Relative to the amount in a ration, distillers’ grains offer higher feed value at 10 to 20 percent of the ration, as opposed to 30 to 40 percent. However, even at current prices, distillers’ grains are typically economical to feed at 30 to 40 percent of the ration when compared to corn.
Other alternative feeds include seed corn refuse, grain screenings, soy hulls, wheat byproducts, and food byproducts.
– Technology that improves efficiency – whether mechanical or pharmaceutical – has greater value when the feeder’s bottom line is complicated by higher feed costs. During difficult economic conditions, when the producer can’t purchase new equipment, it’s essential to put time and effort into maintaining equipment, such as mixers and scales.
“If operating with subpar equipment, it’s difficult to maintain adequate levels of efficiency,” Mader said.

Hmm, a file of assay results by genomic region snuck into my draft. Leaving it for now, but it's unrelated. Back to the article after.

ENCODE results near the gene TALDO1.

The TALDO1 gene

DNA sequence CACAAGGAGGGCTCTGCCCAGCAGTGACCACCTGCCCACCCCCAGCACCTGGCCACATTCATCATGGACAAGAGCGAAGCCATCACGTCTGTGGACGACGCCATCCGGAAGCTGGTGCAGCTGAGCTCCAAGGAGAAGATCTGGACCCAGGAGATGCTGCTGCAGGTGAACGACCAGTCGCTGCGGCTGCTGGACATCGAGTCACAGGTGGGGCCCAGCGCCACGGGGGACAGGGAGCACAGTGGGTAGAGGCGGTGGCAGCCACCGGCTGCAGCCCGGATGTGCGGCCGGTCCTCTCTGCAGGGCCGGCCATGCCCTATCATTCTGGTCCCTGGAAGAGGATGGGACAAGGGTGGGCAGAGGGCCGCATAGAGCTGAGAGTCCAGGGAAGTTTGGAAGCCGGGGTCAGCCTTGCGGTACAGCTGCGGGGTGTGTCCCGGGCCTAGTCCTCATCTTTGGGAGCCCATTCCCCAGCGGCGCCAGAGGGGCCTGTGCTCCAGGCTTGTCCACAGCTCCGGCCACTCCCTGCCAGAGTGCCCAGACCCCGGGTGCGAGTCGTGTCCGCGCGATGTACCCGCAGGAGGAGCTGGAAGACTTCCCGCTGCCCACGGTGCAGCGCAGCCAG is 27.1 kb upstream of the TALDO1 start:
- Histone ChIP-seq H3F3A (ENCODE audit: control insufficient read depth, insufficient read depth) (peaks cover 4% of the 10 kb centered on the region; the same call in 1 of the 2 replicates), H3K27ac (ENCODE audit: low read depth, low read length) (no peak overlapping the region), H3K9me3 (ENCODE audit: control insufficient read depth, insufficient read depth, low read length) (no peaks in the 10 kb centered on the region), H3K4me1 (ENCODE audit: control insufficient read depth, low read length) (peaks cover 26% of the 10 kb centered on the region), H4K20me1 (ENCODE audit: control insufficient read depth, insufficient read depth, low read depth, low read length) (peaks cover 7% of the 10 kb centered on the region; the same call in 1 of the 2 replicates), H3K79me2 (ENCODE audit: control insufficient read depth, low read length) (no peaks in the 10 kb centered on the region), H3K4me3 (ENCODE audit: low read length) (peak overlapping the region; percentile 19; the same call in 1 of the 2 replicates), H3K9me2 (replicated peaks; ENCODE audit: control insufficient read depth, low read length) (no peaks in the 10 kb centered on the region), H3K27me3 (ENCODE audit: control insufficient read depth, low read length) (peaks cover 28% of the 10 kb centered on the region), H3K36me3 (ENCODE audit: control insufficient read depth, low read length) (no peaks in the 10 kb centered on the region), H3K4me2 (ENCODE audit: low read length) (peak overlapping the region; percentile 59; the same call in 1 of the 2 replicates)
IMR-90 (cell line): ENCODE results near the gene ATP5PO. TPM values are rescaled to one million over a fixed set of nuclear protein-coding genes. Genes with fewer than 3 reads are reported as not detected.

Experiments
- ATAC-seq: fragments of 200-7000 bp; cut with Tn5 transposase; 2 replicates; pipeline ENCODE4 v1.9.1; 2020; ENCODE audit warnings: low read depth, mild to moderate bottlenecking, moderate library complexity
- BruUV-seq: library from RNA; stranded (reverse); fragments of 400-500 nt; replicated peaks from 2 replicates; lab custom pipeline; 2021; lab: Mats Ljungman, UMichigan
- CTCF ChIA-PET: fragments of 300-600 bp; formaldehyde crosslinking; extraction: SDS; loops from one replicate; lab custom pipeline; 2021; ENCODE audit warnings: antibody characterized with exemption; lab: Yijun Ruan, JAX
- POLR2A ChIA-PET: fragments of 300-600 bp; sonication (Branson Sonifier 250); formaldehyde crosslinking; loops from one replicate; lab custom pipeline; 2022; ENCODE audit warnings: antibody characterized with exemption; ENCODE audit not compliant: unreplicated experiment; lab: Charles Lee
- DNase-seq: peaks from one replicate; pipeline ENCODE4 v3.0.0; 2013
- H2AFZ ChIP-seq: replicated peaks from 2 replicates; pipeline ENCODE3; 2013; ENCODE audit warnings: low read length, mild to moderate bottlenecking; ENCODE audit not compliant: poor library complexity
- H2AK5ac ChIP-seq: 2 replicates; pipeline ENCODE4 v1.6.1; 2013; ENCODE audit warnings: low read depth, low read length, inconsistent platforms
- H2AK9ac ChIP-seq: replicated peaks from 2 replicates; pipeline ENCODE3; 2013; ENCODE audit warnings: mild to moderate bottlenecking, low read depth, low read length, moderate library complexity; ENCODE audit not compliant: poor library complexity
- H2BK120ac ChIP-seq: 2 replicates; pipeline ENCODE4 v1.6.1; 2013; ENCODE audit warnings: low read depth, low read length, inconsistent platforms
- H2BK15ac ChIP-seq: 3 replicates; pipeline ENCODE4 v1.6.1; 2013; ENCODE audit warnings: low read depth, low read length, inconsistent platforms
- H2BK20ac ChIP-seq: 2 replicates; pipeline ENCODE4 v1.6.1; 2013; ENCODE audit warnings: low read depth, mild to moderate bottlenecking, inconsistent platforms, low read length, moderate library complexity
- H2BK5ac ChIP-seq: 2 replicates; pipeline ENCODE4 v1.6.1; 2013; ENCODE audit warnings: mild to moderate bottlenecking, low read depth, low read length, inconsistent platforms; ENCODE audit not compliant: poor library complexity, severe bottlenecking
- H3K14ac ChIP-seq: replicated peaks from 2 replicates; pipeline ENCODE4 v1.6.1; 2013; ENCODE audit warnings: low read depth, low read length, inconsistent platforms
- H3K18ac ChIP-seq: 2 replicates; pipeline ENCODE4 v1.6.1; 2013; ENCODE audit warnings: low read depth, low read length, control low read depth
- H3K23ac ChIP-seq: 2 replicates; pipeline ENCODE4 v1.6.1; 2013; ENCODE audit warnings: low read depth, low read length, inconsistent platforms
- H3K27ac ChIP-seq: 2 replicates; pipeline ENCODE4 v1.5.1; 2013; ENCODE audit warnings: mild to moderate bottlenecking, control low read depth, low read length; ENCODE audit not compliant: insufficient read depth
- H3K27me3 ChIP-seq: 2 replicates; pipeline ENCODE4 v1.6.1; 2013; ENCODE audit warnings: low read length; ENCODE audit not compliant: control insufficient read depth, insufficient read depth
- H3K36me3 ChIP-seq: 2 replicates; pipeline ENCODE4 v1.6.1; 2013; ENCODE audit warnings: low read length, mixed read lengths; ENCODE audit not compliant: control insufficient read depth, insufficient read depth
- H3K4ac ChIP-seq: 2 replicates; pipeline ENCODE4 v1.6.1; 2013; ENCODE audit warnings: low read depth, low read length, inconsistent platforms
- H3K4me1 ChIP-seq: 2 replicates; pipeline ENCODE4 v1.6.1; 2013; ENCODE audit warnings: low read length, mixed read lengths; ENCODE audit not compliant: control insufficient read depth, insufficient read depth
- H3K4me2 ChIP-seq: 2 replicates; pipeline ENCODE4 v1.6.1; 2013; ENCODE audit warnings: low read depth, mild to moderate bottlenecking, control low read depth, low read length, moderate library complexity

In addition, Mader stresses the importance of effectively using existing growth-promoting products; maintaining regular re-implant schedules are important. When it comes to growth promotion and an implant program, programs should be tailored for each cattle feeding system to maximize return.
– Cattle comfort is of extreme importance. The more predictable the environment is, the easier it is to maintain stable feed intake and keep cattle performing efficiently.
“Therefore, anything the cattle feeder can do to minimize the effects of variable climatic conditions is useful,” he said.
Conditions that contribute to heat stress, brought about by over-finished or other cattle close to slaughter, need to be closely monitored on hot summer days. Taking the edge off the heat by wetting pen surfaces is a simple, economical method to cool cattle for getting them through difficult times, Mader says. The cattle themselves can be wetted in emergency conditions.
In the winter, good pen management revolves around keeping the pens clean, with old manure deposits removed prior to winter setting in. Good pen management in a bad winter can mean a cost-of-grain savings of 10 to 20 percent.